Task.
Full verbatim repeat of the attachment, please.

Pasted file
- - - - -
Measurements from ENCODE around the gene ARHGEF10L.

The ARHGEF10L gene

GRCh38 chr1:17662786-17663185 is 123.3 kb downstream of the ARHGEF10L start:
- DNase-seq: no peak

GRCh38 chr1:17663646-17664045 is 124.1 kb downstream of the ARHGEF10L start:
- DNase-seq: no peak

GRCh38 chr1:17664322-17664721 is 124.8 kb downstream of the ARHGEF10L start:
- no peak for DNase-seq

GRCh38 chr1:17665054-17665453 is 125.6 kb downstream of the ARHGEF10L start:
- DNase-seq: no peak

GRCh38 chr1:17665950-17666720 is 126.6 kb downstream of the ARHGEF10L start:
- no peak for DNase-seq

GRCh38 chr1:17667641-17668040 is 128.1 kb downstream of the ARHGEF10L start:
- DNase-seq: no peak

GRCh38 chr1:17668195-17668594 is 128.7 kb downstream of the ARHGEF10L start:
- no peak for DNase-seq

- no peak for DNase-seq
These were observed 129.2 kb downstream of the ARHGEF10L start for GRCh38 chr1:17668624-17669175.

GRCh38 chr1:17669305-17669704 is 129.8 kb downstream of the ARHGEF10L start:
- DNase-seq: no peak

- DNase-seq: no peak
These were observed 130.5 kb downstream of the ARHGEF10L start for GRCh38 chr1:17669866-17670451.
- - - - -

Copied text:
Measurements from ENCODE around the gene ARHGEF10L.

The ARHGEF10L gene

GRCh38 chr1:17662786-17663185 is 123.3 kb downstream of the ARHGEF10L start:
- DNase-seq: no peak

GRCh38 chr1:17663646-17664045 is 124.1 kb downstream of the ARHGEF10L start:
- DNase-seq: no peak

GRCh38 chr1:17664322-17664721 is 124.8 kb downstream of the ARHGEF10L start:
- no peak for DNase-seq

GRCh38 chr1:17665054-17665453 is 125.6 kb downstream of the ARHGEF10L start:
- DNase-seq: no peak

GRCh38 chr1:17665950-17666720 is 126.6 kb downstream of the ARHGEF10L start:
- no peak for DNase-seq

GRCh38 chr1:17667641-17668040 is 128.1 kb downstream of the ARHGEF10L start:
- DNase-seq: no peak

GRCh38 chr1:17668195-17668594 is 128.7 kb downstream of the ARHGEF10L start:
- no peak for DNase-seq

- no peak for DNase-seq
These were observed 129.2 kb downstream of the ARHGEF10L start for GRCh38 chr1:17668624-17669175.

GRCh38 chr1:17669305-17669704 is 129.8 kb downstream of the ARHGEF10L start:
- DNase-seq: no peak

- DNase-seq: no peak
These were observed 130.5 kb downstream of the ARHGEF10L start for GRCh38 chr1:17669866-17670451.